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Full text of "The Letters Of Horace Walpole Vol I"

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Tories would have complained, and said he had favoured the Spanish trade, under pretence of hindering an expedition which was never designed. It was strongly reported last week that Haddock had shot himself; a satire on his having been neutral, as they call it.
The Parliament met the day before yesterday, and there were four hundred and eighty-seven members present. They did no business, only proceeded to choose a Speaker, which was, unanimously, Mr. Onslow1, moved for by Mr. Eelharn2, and seconded by Mr. Clutterbuck3. But the Opposition, to flatter his pretence to popularity and impartiality, call him their own Speaker. They intend to oppose Mr, Earle's4 being Chairman of the Committee, and to set up a Pr. Lee6, a civilian. To-morrow the King makes his Speech. "Well, I won't keep you any longer in suspense. The Court will have a majority of forty—a vast number for the outset: a good majority, like a good sum of money, soon makes itself bigger. The first great point will be the Westminster election; another, Mr. Pulteney's ° election at Heydon ;
LETTER 54.—1 Arthur Onslow (1691-1768), son of IV>ot Onslow, Commissioner of Excise; Speaker of the House of Commons in. the five Parliaments (1727, 1734, 1741, 1747, 1764) of. the reign, of George II.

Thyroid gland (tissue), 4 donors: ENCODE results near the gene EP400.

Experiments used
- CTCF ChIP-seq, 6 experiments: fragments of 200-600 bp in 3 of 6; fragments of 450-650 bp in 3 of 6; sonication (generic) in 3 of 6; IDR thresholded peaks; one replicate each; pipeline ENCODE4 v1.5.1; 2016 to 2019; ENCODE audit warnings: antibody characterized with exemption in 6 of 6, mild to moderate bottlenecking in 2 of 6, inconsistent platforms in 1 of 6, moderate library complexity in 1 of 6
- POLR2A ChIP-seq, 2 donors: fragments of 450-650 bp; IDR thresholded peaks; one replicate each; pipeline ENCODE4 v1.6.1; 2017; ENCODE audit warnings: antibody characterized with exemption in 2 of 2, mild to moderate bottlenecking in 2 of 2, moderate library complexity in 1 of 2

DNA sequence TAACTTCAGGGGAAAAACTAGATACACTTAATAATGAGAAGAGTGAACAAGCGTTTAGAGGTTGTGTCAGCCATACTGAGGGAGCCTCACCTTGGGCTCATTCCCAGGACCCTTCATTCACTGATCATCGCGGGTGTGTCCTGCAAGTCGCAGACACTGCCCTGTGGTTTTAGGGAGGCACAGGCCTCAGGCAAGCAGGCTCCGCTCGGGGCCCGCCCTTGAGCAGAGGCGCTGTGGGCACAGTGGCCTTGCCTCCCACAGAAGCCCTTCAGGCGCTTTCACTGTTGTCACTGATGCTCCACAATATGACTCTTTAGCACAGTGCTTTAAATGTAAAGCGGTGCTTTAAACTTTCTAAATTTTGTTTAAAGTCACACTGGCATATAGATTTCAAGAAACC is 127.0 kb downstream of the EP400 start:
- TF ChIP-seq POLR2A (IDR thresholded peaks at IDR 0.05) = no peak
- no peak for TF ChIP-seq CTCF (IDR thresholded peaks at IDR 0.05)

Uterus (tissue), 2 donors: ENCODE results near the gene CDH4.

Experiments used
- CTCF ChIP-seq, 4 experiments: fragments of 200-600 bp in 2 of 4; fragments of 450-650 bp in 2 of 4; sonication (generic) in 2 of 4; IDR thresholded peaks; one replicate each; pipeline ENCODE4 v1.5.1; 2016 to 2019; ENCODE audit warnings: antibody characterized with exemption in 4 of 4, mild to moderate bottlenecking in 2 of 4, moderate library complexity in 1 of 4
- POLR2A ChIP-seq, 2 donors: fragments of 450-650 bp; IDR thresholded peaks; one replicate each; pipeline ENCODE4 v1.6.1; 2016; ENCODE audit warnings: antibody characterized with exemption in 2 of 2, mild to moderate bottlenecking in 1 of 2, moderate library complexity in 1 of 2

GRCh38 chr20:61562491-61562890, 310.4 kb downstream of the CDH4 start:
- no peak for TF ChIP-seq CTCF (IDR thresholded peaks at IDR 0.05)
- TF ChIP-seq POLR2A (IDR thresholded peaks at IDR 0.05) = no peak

2 Hon. Henry Pelham (31696-1754), second son of first Lord Pelham, and brother of the Duke of Newcastle; Treasurer of the Chamber, 1720; Lor;d of the Treasury, 1721; Secretary at War, 1724 ; First Lord of the Treasury (Prime Minister), 1743-54.
8 Thomas Clutterbuck, Lord of the Admiralty, 1732 ; Lord of the Treasury, 1741; Treasurer of the Navy, 1742.
* Giles Earle (d. 1758), Comptroller of the Bang's Household, 1720; Commissioner of the Irish Eevenue, 1728; Lord of the Treasury, 1788. He was Chairman of Committees of Elections
in two Parliaments (from 1727 to 1741). His covetousness and wit are alluded to by Horace Walpolo in a note on Sir C. H. Williams' Dialogue between Giles Earla and, Bubb Doddington, published in Han-bury Williams' WorJca (1822).
6 George (1700-1758), fifth son of Sir Thomas Lee, second Baronet, of Hartwell; M.P. for Brackley. Soe also note on letter to Mann, Dec. 16, 1741.
6 William Pulteney (J.682-1764), cr. (JujLy 18, 1742) Earl of Bath; M.P. for Jiiddlesex; Secretary at War, 1714-17; Cofferer of the Household, 1723-24. He had been a close friend of Sir Eobert Walpole, but in 1724 they quarrelled, and Pulteney went into violent opposition. In conjunction with Boling-broke he inspired the Crojtsmcm, a, Berjodioal which, contained the